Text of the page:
An important contribution to the fields of literature, education, and women's studies; highly recommended for both academic and large public libraries.
^I Women in Literature: Reading Through the Lens of Gender^R would make a wonderful text for continuing education courses for high school English teachers, for adoption as part of the curriculum for teachers-in-train-ing,and,as a handbook or refresher, for college instructors who took women and literature courses as undergraduates. Anyone who took high school or college English in pre-feminist-theory days will also enjoy reading what s/he missed.
[e]xcellent anthology of novels and plays that are frequently taught in high school and college English and Humanities classes....^I Women in Literature:Reading Through the Lens of Gender^R would make a wonderful text for continuing education courses for high school English teachers, for adoption as part of the curriculum for teachers-in-training, and, as a handbook or refresher, for college instructors who took women and literature courses as undergraduates. Anyone who took high school or college English in pre-feminist-theory days will also enjoy reading that s/he missed.
Despite years of feminist criticism, there is still a gap on reference shelves when it comes to a feminine approach to literature. This collection of two- to three page signed essays looking at 96 works of fiction (both canonical works and newer/less familiar titles) is a sorely needed resource....most libraries will want to consider this volume....Teachers looking for ways to shake up their traditional reading lists and students looking for a different approach to some classics will find this book of interest.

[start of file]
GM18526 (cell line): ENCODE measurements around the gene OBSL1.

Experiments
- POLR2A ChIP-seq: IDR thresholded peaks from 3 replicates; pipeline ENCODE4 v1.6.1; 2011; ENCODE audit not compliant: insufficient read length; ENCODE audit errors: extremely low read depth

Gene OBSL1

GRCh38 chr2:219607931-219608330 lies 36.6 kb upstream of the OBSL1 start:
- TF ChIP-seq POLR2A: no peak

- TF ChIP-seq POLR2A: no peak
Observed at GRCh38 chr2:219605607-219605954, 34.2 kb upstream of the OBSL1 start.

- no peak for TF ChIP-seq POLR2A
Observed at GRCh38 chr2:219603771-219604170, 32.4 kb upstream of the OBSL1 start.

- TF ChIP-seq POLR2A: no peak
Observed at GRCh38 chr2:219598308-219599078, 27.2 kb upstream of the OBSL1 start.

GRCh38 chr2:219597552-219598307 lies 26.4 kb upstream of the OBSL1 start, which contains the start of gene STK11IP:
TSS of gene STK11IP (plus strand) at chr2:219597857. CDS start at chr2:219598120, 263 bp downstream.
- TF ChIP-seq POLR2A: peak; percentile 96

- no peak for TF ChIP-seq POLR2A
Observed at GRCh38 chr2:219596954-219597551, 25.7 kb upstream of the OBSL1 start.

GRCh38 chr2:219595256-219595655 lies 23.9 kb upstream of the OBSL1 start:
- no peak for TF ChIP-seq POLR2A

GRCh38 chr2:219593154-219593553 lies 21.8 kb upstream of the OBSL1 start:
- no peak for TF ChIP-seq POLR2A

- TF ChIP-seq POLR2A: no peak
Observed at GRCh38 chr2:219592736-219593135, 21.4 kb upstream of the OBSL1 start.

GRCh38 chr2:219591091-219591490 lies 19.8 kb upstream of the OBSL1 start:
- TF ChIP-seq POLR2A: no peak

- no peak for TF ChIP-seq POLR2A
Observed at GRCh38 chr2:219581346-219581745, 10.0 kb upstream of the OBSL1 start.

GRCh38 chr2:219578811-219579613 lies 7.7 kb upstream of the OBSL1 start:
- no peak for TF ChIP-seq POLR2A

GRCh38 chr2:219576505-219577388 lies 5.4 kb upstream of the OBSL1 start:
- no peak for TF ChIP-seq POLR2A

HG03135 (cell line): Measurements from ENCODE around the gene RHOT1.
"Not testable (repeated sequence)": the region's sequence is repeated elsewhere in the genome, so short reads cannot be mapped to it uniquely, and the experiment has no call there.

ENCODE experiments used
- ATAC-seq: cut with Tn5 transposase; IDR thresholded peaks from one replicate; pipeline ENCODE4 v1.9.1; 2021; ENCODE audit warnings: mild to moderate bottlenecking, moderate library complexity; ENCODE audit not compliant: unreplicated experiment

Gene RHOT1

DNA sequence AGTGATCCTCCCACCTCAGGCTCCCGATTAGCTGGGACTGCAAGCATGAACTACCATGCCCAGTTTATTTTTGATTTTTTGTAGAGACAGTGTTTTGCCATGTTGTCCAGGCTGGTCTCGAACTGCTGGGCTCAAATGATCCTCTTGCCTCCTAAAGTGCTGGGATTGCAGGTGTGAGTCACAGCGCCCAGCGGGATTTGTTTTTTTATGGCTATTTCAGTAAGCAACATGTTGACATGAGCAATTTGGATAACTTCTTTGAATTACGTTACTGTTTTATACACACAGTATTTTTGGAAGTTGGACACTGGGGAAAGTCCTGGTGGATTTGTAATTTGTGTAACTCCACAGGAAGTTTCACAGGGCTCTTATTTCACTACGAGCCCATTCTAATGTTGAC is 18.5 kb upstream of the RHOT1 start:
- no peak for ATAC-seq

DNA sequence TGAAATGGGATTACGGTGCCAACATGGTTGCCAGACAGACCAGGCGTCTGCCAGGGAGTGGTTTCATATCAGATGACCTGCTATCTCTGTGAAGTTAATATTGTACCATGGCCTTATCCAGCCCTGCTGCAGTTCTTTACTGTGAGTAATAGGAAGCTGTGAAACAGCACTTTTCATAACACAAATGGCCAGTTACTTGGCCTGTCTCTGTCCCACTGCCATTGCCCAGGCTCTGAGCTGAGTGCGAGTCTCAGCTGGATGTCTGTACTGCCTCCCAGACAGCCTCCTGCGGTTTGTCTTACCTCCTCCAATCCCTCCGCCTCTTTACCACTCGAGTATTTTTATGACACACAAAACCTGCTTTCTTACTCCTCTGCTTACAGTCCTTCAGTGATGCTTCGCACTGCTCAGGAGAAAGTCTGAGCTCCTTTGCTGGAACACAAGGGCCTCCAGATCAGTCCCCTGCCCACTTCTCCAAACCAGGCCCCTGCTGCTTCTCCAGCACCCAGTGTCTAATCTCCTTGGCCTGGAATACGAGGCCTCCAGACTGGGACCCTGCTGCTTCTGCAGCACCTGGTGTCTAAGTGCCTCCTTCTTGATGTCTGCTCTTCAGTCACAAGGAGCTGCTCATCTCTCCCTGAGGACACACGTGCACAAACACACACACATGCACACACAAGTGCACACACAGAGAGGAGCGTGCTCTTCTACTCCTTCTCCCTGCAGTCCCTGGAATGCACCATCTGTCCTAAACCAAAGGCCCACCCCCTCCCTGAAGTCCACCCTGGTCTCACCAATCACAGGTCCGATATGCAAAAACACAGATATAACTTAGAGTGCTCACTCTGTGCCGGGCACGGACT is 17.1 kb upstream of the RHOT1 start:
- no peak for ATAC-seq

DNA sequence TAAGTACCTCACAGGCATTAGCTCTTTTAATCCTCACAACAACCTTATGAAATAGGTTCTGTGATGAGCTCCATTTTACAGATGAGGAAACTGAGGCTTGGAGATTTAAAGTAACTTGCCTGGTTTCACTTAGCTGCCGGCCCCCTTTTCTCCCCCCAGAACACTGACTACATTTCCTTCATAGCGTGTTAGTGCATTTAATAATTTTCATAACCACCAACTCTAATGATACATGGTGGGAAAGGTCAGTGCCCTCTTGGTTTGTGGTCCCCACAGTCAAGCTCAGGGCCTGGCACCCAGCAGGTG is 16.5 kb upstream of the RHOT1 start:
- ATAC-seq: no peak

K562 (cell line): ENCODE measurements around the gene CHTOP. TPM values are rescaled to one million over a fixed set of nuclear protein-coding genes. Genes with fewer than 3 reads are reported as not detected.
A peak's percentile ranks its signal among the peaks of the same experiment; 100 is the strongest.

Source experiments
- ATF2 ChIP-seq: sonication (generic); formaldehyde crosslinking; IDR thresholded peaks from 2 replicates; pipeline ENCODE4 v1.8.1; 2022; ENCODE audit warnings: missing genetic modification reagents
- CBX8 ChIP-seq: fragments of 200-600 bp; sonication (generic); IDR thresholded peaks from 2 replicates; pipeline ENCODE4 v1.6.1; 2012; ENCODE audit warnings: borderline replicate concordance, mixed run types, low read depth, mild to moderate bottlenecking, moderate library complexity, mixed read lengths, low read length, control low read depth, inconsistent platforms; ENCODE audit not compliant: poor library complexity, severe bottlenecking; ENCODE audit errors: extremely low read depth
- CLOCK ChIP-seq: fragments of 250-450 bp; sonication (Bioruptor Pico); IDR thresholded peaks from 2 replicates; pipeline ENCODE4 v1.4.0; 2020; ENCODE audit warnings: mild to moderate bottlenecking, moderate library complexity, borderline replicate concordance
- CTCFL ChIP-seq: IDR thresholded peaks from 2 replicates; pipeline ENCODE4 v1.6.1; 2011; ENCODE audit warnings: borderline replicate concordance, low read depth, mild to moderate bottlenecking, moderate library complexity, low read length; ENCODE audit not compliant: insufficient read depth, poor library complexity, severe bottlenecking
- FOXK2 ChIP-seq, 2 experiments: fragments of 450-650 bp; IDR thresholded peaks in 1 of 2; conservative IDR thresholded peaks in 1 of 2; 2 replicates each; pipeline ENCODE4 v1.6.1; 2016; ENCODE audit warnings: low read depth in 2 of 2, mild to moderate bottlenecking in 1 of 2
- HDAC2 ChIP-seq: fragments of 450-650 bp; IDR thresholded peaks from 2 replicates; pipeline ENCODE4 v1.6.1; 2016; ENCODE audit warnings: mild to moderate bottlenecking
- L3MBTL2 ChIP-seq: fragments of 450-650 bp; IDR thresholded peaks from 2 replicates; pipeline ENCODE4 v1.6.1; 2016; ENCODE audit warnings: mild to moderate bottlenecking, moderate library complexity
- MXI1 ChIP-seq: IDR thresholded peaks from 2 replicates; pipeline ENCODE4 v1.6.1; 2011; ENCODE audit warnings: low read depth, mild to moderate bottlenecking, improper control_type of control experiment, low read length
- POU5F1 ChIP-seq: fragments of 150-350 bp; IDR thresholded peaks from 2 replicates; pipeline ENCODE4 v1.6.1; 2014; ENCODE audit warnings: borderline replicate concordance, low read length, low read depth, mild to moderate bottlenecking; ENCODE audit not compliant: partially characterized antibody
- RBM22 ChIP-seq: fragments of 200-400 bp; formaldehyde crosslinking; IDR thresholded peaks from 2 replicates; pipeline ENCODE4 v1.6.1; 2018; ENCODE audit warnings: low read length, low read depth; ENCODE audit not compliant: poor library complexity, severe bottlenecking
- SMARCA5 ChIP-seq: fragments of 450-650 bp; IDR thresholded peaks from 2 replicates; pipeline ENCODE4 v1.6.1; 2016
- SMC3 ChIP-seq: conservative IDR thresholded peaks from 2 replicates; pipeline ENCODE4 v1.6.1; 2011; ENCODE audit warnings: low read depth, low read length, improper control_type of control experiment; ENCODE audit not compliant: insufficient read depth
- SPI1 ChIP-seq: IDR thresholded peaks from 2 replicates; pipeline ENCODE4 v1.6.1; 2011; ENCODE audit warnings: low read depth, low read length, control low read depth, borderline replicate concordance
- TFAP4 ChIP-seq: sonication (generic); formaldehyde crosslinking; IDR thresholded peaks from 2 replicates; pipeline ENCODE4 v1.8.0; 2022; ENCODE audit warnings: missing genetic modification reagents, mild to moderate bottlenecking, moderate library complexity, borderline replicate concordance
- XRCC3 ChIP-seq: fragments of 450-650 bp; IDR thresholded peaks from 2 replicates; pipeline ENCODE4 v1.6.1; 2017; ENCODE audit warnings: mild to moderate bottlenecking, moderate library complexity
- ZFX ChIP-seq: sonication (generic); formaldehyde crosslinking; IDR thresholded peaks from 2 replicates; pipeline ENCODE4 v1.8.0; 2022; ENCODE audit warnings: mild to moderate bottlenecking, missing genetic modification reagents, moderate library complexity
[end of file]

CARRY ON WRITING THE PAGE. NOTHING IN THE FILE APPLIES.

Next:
Educators interested in helping students understand houw literature is influenced by and viewed through the lens of gender will find this single title invaluable....Teachers willing to risk going beyond the standard curriculum to a deeper level of intellectual rigor will find much within these pages to spark debate and offer new pespectives to their students.